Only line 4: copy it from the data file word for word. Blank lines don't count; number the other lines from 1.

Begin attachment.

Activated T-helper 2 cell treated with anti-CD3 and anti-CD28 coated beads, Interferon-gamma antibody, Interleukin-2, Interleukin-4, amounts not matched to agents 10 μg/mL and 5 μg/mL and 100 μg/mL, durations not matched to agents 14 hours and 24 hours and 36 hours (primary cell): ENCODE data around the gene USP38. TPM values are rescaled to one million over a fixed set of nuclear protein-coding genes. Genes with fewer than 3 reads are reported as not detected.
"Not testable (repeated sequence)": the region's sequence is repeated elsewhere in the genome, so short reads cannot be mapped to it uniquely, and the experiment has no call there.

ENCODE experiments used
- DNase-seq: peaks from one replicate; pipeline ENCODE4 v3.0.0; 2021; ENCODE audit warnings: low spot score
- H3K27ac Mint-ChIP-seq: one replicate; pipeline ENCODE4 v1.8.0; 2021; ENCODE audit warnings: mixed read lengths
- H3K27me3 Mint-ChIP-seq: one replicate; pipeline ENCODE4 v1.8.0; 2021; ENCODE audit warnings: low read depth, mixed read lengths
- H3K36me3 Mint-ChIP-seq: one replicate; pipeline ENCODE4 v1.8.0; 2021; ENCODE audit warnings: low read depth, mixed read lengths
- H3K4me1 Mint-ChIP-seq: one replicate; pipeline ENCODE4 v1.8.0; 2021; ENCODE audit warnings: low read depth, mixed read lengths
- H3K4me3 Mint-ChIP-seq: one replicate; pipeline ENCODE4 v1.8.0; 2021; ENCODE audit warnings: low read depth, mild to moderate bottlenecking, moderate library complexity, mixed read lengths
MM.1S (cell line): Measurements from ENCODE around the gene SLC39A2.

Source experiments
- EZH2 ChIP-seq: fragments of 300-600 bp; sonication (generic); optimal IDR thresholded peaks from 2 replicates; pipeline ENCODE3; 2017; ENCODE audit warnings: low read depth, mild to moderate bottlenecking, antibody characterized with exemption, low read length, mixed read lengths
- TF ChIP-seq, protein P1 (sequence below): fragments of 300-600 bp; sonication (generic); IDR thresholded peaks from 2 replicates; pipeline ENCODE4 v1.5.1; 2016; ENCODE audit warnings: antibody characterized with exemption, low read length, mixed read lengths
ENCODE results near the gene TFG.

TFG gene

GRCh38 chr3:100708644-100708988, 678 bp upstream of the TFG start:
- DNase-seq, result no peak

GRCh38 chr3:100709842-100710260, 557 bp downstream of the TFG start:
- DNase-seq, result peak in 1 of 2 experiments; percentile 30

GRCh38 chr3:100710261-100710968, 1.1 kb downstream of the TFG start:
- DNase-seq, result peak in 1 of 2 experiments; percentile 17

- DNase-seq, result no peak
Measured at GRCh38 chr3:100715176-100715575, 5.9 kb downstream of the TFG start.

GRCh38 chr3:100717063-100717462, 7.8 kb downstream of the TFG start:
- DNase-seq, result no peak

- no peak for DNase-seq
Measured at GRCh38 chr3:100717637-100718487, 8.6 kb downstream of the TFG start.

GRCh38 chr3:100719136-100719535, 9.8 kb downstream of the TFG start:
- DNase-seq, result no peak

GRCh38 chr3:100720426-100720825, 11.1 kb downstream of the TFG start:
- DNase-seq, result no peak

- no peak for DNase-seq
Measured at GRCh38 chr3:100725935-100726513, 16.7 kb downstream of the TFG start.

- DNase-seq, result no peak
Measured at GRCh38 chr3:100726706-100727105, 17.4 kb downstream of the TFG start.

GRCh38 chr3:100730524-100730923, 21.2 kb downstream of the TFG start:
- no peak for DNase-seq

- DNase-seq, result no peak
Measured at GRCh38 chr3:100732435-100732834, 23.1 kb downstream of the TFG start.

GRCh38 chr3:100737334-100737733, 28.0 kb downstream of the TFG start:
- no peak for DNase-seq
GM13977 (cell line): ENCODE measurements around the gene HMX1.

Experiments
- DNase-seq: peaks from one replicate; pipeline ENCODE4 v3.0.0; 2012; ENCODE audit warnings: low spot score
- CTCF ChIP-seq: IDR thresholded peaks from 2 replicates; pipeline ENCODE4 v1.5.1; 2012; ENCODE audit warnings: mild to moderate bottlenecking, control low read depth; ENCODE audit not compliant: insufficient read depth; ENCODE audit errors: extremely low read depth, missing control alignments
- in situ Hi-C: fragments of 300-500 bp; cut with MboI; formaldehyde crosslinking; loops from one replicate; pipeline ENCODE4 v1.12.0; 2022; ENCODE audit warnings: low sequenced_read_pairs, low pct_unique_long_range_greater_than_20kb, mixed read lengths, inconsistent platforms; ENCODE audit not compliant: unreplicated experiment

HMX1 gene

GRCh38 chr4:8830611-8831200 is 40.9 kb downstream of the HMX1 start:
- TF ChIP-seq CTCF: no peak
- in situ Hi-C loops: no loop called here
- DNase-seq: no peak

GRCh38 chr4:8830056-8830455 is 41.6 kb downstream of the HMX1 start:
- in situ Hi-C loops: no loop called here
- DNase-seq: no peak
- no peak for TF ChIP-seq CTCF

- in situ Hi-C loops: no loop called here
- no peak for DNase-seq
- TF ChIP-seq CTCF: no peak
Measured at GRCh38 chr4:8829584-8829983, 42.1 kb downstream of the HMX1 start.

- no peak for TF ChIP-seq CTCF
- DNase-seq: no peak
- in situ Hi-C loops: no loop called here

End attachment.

- DNase-seq: peaks from one replicate; pipeline ENCODE4 v3.0.0; 2021; ENCODE audit warnings: low spot score